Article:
Unlike other Aldorlea games such as Millennium or Laxius Force, there is no quest log to keep track of players' objectives, but I think Dreamscape benefits from not having one. A quest log would take away that atmospheric feeling of being thrown into the deep end and being lost in the unknown and uncontrollable world of dreams. In other words, players used to FAQs/walkthroughs and linear hand-holding games will be crying for help within the first hour. If you enjoy being delightfully lost and discombobulated in your RPGs, Dreamscape delivers. If you prefer more direct point A-to-point B RPGing, go play something like Final Fantasy XIII instead.
If you could not tell already, Dreamscape is a game driven more by its gameplay than its narrative; and the gameplay is both familiar yet fresh. There are no traditional towns, and the few in-game vendors carry limited stock (it's possible to completely buy vendors out), but Lostham serves as a central hub where Pinkie the crystal lives. Pinkie can fully heal the party, but doing so will "spoil" the dream experience and lead to repercussions later in the game, such as a less satisfying ending and fewer New Game Plus bonuses. Thus, it is best not to use Pinkie as a crutch. Strewn all over the field areas in the various dreams are immediate-use recovery items and power-ups, like in an action game. Equipment, weapons, and skills can also be found on the field, so exploration is paramount.
The party gains experience through turn-based battles with enemies called Glitches, whose sole purpose is to kick you out of the dreams so they can make mischief. Glitches can be seen on the field as orange, red, or purple flame icons, depicting how strong they are. They do not respawn once they're eliminated, so players can freely hop between dreams without having to worry about fighting needless battles a hundred times over. If enemies respawned, all of the back-and-forth exploration would be a chore, but they don't, so it's fun. In keeping with Aldorlea's tradition of accessibility to a variety of gamers, Dreamscape also has four selectable difficulty levels that boost or handicap enemy and player stats.
As expected, Millennium's composer puts forth a great selection of music in Dreamscape. As with the music in Millennium and Asguaard, there is a lovely blend of atmospheric and hooky pieces. Because of the eclectic nature of the game's settings, the composer was able to flex more creative muscle, and the music in Dreamscape has more presence than it did in Millennium and Asguaard (both of which had fantastic music). A good example is the genuinely creepy music in Jack the Ripper-era London. I sometimes did not want to go into that dream because the music made the creepy atmosphere even creepier. If music can do that in my gaming experience, then I know I'm sitting with a winner. The only issue I have with the music is that dungeon tracks loop back to the beginning whenever a power-up is collected, after an enemy encounter, or every time I fiddle around in the main menu.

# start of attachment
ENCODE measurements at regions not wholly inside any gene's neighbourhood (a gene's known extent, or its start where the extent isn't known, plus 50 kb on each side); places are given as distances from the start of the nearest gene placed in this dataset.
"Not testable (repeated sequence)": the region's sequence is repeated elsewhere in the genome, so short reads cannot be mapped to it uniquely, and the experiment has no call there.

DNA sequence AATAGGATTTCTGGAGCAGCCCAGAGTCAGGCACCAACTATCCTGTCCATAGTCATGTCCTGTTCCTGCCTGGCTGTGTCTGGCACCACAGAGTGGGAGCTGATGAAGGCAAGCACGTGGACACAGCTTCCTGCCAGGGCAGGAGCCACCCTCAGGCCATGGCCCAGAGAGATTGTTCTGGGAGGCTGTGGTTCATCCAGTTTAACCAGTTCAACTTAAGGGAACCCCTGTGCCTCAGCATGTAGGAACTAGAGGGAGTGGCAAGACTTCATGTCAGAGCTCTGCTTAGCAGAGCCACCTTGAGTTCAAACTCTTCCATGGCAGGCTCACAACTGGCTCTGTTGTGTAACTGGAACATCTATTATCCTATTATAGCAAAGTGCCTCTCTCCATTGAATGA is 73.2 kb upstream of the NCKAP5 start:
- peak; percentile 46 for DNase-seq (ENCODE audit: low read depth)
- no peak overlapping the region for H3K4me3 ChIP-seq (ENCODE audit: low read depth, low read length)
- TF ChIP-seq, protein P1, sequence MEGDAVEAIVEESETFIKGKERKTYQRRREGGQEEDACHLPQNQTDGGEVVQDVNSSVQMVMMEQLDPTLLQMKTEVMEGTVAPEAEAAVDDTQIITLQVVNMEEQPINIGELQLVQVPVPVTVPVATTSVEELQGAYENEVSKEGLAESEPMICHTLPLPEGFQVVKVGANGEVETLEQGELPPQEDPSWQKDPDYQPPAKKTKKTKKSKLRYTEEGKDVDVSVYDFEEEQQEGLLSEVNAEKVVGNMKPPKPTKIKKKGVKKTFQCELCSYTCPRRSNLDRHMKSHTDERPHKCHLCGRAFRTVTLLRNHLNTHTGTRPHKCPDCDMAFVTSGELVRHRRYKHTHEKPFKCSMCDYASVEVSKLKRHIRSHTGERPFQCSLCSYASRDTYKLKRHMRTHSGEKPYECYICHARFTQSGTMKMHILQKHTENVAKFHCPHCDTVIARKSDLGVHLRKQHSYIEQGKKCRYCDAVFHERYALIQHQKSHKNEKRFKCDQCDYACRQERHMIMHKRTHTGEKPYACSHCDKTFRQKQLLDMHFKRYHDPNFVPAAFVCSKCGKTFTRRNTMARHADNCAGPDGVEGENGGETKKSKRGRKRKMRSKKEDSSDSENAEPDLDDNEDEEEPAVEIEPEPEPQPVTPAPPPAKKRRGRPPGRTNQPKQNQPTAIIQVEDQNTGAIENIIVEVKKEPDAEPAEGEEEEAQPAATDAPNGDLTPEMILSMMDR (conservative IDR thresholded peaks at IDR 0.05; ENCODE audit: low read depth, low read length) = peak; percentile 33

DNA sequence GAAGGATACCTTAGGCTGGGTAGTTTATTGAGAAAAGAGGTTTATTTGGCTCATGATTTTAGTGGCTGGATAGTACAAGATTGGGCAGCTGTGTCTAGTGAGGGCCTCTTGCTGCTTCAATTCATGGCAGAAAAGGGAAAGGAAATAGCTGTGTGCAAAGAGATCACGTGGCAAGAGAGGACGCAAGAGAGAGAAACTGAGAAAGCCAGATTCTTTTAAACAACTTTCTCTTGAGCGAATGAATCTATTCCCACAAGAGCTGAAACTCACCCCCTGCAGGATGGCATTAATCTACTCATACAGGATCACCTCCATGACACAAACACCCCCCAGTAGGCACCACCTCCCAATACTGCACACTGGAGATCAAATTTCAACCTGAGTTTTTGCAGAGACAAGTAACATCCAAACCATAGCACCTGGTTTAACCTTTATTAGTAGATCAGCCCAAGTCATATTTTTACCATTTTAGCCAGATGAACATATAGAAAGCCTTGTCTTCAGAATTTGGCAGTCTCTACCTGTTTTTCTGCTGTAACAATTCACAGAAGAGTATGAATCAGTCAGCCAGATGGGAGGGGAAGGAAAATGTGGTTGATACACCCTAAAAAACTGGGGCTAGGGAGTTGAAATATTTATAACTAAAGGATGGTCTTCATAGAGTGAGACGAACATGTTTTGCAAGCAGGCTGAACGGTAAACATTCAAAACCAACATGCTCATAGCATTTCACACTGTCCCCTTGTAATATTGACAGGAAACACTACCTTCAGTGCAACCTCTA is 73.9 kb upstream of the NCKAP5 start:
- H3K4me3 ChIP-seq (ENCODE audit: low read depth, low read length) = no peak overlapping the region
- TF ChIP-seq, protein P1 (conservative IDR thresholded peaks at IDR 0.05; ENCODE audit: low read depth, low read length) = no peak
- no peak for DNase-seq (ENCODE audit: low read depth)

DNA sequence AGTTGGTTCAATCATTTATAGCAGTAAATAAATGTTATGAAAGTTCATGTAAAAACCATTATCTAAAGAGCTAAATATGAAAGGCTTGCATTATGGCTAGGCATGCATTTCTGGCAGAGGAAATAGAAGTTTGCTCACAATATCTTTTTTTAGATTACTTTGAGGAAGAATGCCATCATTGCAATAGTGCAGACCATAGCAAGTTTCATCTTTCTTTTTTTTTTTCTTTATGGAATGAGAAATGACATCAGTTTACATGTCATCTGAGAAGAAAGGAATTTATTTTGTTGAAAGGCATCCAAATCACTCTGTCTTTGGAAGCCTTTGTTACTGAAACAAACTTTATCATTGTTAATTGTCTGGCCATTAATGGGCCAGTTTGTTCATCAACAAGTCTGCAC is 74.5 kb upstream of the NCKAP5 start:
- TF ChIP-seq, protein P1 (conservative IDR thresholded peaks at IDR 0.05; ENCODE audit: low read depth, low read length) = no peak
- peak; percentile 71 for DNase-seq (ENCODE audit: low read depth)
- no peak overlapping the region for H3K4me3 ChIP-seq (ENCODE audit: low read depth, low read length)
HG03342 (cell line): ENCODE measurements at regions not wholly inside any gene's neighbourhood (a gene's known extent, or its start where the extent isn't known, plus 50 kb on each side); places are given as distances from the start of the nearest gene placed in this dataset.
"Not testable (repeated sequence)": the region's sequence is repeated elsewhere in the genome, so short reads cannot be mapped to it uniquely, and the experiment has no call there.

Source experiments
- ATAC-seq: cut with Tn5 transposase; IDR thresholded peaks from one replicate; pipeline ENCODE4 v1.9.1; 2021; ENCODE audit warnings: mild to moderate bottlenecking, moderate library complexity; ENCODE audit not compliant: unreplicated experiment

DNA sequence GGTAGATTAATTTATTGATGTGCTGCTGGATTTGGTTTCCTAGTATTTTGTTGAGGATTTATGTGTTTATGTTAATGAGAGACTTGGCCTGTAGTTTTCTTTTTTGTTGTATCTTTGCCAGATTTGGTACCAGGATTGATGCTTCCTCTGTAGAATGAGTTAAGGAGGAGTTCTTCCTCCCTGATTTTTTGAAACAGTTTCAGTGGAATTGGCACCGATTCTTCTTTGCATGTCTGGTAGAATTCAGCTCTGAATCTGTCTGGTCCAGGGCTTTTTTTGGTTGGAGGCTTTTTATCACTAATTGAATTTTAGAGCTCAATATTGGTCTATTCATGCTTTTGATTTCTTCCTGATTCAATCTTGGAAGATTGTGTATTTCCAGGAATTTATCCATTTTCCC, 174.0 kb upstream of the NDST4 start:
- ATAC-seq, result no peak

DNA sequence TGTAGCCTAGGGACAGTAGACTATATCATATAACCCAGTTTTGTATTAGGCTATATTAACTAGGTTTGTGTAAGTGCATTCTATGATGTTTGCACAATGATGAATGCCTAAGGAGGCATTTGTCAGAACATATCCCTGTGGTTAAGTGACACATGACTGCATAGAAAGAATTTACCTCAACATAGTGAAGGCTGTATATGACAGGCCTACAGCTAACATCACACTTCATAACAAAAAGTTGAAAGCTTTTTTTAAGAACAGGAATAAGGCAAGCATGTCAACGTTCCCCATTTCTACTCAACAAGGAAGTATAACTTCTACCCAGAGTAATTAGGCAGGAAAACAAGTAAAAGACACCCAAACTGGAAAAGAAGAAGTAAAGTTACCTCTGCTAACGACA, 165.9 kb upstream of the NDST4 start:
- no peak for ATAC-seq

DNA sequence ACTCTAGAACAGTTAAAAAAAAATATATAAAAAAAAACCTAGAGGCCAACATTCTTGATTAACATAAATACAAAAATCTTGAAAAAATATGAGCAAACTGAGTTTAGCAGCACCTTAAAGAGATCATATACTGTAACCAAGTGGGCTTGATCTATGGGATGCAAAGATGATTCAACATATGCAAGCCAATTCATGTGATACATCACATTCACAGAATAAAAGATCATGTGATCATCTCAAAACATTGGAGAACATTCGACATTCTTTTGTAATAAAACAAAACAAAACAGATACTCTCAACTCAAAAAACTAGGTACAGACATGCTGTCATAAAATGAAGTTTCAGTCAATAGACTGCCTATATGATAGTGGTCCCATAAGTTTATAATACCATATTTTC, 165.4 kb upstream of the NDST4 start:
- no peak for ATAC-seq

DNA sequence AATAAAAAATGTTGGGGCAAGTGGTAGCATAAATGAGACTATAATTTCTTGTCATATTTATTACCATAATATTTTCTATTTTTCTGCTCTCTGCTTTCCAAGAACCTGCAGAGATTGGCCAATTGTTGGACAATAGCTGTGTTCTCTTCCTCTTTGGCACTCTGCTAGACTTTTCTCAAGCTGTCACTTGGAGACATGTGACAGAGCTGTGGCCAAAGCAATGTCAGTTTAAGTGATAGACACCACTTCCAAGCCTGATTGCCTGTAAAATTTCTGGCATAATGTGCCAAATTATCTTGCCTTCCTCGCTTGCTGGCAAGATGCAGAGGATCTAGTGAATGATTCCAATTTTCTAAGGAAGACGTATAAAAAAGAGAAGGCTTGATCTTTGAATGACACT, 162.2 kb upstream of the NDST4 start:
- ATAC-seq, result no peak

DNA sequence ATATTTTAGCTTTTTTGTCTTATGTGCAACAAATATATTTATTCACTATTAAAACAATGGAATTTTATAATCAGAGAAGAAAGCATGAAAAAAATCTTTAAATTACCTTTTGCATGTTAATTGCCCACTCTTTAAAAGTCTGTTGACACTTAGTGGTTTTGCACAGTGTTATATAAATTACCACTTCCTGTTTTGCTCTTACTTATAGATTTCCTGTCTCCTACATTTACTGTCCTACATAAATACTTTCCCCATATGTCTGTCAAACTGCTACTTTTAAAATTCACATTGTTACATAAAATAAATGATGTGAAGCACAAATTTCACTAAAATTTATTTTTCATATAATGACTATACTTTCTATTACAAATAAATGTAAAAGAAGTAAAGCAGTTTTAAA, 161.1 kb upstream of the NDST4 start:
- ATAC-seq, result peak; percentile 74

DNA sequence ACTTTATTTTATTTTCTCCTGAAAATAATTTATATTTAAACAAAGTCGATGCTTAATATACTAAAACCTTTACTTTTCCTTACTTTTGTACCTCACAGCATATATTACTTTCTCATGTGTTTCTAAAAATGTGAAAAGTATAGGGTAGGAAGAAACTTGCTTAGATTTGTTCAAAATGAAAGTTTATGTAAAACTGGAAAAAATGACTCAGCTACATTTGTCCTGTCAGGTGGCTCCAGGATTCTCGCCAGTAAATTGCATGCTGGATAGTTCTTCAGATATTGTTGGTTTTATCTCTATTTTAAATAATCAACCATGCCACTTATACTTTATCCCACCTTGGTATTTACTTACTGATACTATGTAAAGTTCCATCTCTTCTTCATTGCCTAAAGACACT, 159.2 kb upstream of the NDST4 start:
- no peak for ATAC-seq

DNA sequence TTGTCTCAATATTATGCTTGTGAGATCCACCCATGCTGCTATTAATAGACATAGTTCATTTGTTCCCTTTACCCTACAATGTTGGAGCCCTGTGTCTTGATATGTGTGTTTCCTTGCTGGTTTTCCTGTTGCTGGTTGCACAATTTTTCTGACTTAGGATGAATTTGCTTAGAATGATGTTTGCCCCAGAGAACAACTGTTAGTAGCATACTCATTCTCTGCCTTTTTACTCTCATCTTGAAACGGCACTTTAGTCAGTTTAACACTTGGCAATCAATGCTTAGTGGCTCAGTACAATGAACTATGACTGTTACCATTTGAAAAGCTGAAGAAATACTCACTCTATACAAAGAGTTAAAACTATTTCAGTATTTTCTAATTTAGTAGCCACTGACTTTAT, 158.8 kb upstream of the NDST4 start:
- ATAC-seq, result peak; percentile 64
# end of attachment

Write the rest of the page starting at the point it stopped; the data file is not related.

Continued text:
In terms of graphics, the game looks like an RPG Maker XP game with custom artwork in the environment tiles, character art, enemy art in battles, and occasional cutscene stills. Field sprites are all right, but games like Whisper of a Rose, Dark Souls 2, and even Aldorlea's freeware game Laxius Party have upped the ante when it comes to field sprites. You can tell that Dreamscape is an RPGM XP game, but it's not a "me too" RPGM XP game. The aspect that gives away its roots the most is the default menu interface. With games such as Lilly and Sasha: Curse of the Immortals making the extra effort in creating customized interfaces, this is something I can't help but notice.
Dreamscape was a somewhat strange, yet fun RPG experience for me. It was a different flavor than what I'm used to from Aldorlea, but this change was good. Traipsing in and out of peoples' dreams was loads of fun, and I felt a good sense of exploration and discovery. Don't let the 2D, retro look fool you: this "old dog" has some new tricks, and this is not a game you can play on autopilot. I liked the game, and I think it's worth a look, but it may not be for everyone. Try the demo for yourself and see if it's right for you.